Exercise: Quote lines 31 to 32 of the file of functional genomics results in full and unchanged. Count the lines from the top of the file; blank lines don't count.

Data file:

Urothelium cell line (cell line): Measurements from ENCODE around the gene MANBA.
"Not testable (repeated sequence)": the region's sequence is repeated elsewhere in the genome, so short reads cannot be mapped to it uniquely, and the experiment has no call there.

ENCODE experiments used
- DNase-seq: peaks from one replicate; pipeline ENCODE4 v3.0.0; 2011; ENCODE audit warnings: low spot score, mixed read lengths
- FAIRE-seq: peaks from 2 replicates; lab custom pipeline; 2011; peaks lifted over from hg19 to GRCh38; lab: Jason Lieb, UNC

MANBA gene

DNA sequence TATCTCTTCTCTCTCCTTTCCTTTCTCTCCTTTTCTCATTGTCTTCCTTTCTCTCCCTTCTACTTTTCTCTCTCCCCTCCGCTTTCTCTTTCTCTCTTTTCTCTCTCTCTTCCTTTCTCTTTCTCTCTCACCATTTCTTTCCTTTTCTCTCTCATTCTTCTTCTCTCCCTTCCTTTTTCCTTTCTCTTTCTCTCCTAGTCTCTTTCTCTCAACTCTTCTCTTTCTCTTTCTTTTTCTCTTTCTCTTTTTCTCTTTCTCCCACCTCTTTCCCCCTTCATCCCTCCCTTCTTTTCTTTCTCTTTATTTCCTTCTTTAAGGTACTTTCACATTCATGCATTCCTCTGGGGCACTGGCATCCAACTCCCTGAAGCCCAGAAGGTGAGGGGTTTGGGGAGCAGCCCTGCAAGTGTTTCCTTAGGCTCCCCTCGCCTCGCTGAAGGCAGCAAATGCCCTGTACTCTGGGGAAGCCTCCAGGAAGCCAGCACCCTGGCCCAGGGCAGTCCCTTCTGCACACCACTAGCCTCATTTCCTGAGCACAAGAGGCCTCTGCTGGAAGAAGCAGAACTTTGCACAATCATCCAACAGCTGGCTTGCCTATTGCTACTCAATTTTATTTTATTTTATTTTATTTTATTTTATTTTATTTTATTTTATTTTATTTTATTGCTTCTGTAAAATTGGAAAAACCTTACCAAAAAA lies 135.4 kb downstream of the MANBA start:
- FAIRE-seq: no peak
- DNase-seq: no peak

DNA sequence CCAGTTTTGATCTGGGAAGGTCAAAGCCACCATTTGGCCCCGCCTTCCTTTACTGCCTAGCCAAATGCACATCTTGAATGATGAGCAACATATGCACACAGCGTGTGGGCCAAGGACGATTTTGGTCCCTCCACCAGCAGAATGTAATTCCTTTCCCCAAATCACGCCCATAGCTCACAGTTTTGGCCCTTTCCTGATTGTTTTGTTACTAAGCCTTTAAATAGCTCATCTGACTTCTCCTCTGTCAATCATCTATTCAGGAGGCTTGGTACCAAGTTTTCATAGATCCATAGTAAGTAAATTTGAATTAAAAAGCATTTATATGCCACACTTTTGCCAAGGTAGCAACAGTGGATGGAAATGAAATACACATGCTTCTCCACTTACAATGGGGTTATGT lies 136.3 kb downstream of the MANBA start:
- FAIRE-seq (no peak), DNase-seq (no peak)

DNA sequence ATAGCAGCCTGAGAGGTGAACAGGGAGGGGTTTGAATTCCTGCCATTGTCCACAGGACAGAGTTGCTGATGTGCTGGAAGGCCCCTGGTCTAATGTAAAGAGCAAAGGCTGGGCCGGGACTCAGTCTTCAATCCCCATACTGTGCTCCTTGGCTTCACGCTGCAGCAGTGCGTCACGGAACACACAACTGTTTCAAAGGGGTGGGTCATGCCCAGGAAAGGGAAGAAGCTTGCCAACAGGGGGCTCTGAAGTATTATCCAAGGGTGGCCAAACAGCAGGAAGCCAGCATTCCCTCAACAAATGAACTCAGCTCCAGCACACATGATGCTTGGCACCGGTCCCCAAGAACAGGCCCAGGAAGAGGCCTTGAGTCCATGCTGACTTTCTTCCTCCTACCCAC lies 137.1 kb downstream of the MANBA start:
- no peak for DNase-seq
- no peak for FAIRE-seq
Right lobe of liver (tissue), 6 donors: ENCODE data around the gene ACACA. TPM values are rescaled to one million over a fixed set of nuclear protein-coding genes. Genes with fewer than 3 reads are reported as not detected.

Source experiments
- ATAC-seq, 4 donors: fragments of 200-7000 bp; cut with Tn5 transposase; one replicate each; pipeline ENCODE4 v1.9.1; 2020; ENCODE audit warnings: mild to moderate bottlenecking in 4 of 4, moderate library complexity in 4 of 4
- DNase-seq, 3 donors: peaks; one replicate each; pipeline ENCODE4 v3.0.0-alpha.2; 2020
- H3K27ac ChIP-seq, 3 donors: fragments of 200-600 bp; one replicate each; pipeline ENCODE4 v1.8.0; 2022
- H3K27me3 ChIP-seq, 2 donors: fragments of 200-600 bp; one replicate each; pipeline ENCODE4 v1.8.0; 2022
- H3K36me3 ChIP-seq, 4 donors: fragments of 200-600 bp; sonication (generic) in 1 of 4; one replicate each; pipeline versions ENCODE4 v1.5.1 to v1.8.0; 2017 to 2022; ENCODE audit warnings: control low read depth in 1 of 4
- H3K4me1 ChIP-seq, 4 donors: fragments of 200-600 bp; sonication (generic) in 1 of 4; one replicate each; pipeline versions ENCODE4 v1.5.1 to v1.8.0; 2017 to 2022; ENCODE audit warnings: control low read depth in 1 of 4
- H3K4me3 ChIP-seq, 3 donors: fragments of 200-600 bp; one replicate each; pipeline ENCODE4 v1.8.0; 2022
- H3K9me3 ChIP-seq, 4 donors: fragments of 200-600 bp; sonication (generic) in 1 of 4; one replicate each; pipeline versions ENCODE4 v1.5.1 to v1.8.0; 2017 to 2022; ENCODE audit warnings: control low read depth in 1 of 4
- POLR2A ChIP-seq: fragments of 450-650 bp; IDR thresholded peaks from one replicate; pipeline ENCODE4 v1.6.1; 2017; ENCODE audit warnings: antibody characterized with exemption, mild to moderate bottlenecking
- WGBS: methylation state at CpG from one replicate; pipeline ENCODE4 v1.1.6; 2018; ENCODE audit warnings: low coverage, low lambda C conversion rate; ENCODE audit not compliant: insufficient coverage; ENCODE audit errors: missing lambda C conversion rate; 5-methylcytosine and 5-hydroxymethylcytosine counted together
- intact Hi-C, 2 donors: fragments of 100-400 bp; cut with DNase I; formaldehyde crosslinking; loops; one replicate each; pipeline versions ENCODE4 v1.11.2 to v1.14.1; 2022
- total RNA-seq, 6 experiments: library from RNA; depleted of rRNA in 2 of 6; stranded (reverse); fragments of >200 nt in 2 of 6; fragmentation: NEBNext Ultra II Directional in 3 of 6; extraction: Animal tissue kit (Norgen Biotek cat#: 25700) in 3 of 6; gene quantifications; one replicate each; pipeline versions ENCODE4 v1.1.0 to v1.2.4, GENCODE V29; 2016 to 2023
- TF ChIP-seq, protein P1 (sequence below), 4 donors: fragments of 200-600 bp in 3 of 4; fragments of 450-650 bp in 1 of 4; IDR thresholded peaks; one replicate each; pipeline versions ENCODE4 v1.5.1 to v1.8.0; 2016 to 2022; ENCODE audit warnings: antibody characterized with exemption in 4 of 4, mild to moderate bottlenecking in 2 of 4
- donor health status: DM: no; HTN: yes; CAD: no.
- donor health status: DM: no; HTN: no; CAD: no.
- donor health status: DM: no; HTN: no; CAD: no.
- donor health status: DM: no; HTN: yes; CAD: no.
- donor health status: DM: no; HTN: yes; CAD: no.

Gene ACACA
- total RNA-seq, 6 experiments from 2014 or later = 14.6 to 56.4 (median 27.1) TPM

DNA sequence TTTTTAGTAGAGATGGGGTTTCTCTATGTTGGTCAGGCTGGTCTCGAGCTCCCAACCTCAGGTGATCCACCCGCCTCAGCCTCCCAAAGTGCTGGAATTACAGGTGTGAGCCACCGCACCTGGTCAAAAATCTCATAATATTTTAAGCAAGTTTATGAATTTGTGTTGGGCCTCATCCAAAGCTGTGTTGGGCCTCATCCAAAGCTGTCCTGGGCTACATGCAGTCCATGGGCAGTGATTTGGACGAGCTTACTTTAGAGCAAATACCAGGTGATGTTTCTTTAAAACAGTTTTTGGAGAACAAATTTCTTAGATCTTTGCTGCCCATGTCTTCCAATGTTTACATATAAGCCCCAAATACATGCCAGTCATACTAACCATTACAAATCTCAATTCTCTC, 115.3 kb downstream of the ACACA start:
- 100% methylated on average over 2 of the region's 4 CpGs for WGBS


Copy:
- donor health status: DM: no; HTN: no; CAD: no.
- donor health status: DM: no; HTN: no; CAD: no.